Global Women's Project | Sat, Apr 2, 2005
"Criticism of the Central American Free Trade Agreement (CAFTA) currently being considered by the U.S. Congress has focused heavily on concerns that the treaty would devastate Central American farmers who would be forced to compete with heavily subsidized U.S. agribusiness. In addition, many Central Americans fear that the deal would perpetuate a low-road approach to development based on low wages and lax environmental enforcement and undermine government authority to ensure basic services and access to medicines. These are all valid concerns, but there is yet another danger posed by CAFTA that deserves greater attention.
Read the full article, a special report by Aldo Caliari, Director of the Rethinking Bretton Woods project, published in Foreign Policy In Focus (FPIF)."
Global Women's Project | Tue, Mar 22, 2005
"After ten years of U.S. participation in the World Trade Organization and a political emphasis on greater international trade as an engine of economic growth, we must ask whether women are gaining or losing in terms of job opportunities and wages under current trade policy?"
In their new paper, Bankrupt U.S. Economic Policy Forecloses on Women's Human Rights: WTO+10 Meets Beijing+10: The Impacts of Trade Liberalization on Women's Human Rights, Maria Riley, OP, Alexandra Spieldoch, and Kristin Sampson, members of the Center's Global Women's Project, consider questions about trade policies' impacts not only on women's job opportunities and wages but also on their access to social services, and on how much political influence women have in local and national decision making.
Global Women's Project | Thu, Mar 17, 2005
"In her recent analysis ""Incorporating Gender Considerations for the Designation of Special Products in WTO Agriculture Negotiations," Maria Pia Hernandez, Coordinator of the IGTN's Geneva office, argues that" trade policies require an approach that recognizes the interconnections between trade and other macro and micro level policies, which involve gender relations, human development and socioeconomic processes"" especially when it comes to agricultural products.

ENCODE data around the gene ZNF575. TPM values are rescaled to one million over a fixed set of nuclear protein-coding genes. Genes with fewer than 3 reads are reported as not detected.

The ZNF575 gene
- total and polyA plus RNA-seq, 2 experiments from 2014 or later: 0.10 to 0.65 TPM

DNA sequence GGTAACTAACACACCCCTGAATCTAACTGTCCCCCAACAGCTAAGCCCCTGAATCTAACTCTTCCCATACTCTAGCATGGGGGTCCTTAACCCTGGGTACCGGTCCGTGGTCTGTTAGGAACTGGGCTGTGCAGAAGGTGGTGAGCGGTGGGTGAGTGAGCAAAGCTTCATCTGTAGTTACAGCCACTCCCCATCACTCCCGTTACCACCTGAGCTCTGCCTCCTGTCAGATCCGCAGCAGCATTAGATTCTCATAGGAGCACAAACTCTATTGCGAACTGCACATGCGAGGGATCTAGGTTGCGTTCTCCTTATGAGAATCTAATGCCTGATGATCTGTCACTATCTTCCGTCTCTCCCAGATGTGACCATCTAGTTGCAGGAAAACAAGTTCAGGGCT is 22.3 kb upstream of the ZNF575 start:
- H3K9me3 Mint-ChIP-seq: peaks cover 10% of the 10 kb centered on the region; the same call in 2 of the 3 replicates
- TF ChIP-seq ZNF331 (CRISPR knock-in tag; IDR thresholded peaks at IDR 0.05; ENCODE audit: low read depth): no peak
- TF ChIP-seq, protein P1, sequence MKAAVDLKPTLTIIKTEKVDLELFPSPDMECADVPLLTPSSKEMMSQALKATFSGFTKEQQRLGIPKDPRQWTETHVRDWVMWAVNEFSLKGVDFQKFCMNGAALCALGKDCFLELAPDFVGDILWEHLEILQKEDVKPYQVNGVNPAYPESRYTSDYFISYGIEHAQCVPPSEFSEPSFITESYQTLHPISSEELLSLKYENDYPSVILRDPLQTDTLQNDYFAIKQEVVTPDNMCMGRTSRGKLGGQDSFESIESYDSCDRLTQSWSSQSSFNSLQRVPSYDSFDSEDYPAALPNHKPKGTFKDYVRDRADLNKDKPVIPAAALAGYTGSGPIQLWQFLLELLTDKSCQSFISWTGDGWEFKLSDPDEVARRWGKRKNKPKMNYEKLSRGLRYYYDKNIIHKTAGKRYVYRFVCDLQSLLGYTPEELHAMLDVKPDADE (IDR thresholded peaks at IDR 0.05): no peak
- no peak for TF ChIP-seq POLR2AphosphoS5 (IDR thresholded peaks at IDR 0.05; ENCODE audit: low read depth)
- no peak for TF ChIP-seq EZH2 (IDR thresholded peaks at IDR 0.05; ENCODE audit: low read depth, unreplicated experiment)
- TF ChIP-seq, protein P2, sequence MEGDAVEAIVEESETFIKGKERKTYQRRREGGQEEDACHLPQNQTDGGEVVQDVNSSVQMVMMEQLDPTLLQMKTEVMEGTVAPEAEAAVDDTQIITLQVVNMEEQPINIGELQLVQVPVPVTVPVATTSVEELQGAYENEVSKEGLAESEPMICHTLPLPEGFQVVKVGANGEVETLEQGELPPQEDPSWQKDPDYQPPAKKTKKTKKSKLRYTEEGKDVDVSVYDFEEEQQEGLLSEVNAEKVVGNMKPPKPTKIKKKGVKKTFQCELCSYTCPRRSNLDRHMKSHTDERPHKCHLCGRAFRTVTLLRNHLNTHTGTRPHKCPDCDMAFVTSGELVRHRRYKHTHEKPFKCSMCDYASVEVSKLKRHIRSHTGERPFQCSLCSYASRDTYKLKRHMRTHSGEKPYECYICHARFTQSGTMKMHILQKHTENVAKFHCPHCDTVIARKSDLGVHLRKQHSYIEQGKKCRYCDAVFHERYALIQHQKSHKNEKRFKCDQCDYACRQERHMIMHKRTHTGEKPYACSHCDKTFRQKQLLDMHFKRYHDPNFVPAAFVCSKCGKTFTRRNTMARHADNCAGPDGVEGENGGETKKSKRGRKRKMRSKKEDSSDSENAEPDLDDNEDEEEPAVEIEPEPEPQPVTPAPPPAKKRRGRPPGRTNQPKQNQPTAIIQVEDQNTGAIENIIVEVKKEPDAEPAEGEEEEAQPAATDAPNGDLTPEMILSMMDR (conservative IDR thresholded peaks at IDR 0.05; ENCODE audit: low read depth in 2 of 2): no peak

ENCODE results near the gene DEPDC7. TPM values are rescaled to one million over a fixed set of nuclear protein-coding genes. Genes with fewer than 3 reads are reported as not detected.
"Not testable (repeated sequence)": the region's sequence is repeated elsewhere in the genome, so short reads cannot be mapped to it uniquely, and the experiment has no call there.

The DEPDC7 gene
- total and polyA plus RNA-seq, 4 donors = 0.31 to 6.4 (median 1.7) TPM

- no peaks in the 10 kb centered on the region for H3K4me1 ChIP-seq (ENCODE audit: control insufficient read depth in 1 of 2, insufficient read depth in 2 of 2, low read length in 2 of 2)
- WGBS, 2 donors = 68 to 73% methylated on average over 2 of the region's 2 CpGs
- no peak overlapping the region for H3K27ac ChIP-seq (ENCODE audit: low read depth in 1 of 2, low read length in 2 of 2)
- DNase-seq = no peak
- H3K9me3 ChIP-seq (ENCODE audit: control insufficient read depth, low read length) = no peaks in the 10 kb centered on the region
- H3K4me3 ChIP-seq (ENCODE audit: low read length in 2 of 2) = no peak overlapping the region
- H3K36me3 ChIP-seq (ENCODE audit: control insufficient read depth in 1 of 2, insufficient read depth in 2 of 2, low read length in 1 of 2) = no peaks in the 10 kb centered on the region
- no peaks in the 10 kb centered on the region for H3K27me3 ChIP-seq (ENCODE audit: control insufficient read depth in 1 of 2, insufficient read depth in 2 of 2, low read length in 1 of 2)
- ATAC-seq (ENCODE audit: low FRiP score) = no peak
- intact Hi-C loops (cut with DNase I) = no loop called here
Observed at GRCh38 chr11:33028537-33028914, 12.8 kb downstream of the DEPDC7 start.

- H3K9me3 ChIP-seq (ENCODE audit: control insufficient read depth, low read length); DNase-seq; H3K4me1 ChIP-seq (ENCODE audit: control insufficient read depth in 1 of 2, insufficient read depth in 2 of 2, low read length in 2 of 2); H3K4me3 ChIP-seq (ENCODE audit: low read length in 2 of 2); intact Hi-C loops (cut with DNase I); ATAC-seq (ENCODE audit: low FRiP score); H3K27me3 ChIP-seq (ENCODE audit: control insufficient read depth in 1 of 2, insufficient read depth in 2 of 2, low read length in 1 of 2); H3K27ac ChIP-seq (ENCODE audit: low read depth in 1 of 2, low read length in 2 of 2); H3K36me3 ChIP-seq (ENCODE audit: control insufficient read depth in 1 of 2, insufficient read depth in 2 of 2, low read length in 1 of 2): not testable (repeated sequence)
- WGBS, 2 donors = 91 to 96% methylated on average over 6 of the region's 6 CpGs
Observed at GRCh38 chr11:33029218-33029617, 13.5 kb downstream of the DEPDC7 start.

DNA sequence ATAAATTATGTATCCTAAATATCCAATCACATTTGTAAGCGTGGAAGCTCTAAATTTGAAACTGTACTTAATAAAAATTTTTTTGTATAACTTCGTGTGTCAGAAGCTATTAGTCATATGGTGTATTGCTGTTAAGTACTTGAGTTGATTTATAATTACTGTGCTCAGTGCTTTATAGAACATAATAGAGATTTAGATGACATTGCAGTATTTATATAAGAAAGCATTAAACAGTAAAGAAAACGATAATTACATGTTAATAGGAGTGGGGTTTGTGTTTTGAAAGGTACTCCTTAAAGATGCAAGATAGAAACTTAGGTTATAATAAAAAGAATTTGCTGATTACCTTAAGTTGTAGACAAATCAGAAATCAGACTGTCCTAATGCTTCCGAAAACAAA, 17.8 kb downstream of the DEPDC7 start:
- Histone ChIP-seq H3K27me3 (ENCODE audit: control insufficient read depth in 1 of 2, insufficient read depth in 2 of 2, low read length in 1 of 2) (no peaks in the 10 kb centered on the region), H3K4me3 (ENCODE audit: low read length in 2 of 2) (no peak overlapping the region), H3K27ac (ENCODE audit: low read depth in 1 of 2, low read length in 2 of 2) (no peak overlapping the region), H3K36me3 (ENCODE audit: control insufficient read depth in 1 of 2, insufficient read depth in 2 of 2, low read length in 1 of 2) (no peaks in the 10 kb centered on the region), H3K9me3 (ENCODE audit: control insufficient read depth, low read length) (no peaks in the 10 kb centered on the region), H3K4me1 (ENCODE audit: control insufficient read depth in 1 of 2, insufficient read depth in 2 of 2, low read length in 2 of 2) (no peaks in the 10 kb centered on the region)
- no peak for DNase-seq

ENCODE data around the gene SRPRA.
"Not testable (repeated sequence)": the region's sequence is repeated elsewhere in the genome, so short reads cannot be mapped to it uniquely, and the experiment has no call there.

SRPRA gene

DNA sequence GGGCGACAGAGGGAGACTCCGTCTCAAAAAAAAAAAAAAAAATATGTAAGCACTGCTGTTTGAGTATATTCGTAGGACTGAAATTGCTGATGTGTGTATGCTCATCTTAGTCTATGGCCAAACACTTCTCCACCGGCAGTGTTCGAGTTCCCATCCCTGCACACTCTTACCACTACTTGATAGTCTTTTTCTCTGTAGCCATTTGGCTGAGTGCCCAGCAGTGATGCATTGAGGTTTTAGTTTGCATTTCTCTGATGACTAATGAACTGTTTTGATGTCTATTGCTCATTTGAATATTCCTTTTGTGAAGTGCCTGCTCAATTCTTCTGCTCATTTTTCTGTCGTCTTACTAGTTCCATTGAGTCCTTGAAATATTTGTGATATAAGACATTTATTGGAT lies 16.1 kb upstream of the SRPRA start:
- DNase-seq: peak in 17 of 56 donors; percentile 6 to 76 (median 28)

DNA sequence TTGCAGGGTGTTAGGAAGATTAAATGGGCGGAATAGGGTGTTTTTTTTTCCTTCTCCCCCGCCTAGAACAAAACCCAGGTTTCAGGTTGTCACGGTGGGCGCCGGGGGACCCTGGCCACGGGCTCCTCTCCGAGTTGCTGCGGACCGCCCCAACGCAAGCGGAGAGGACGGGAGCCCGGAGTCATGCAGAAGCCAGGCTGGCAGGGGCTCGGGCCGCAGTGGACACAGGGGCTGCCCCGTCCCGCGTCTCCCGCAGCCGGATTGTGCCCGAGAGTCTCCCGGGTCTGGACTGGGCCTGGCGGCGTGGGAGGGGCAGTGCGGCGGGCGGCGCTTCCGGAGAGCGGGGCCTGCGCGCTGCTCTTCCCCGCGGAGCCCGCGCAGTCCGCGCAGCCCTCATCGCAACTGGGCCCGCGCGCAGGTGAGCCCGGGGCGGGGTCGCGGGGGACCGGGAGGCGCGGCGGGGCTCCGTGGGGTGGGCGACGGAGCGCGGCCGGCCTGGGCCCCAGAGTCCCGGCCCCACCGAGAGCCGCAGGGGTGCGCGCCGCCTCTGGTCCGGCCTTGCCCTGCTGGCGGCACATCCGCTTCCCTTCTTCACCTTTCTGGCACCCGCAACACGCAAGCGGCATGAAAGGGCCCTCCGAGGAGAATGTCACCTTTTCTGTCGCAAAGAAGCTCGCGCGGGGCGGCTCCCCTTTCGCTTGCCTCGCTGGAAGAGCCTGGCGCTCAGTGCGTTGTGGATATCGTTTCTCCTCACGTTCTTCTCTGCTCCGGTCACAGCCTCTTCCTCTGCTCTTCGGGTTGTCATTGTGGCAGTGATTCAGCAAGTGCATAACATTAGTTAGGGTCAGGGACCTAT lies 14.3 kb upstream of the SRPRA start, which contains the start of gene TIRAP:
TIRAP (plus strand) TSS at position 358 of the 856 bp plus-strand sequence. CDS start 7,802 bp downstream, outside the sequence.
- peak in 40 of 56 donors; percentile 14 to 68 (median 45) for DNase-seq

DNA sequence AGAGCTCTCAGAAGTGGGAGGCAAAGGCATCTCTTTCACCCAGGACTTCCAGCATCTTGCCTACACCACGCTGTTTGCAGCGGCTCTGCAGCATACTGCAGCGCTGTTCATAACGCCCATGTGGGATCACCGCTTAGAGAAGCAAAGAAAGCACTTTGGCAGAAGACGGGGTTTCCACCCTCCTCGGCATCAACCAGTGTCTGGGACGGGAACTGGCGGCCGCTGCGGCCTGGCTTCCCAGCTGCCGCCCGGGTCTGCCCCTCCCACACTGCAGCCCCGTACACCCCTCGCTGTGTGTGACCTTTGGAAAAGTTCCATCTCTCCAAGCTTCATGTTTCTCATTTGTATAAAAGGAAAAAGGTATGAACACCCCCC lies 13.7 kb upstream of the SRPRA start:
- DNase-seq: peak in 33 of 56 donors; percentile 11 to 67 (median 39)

"Some organizations like FAO have started talking about the 'feminization of agriculture' in the developing world, based on the facts that women represent 66% of the economically active population working in the sector and are identified as major providers of food and income for their families and communities in rural areas," she writes. ""Nonetheless, statistics have also demonstrated that women tend to be disproportionately poor and disadvantaged; representing over 70% of the poorest global population with low level of ownership, control and access to productive and economic resources, assets and markets."
Read her full analysis for more on how trade policies affect special products and have a real impact on women's lives all over the globe."
Rethinking Bretton Woods | Fri, Mar 11, 2005
The current momentum around debt relief and development issues in general offers an opportunity that all those concerned with achieving further debt cancellation for the poorest countries cannot afford to miss.
Rethinking Bretton Woods | Thu, Mar 10, 2005
Invited as a civil society participant, Aldo Caliari, of the Center's Rethinking Bretton Woods project, recently attended a roundtable meeting at the United Nations-led Consultation on Sovereign Debt on March 8 and 9.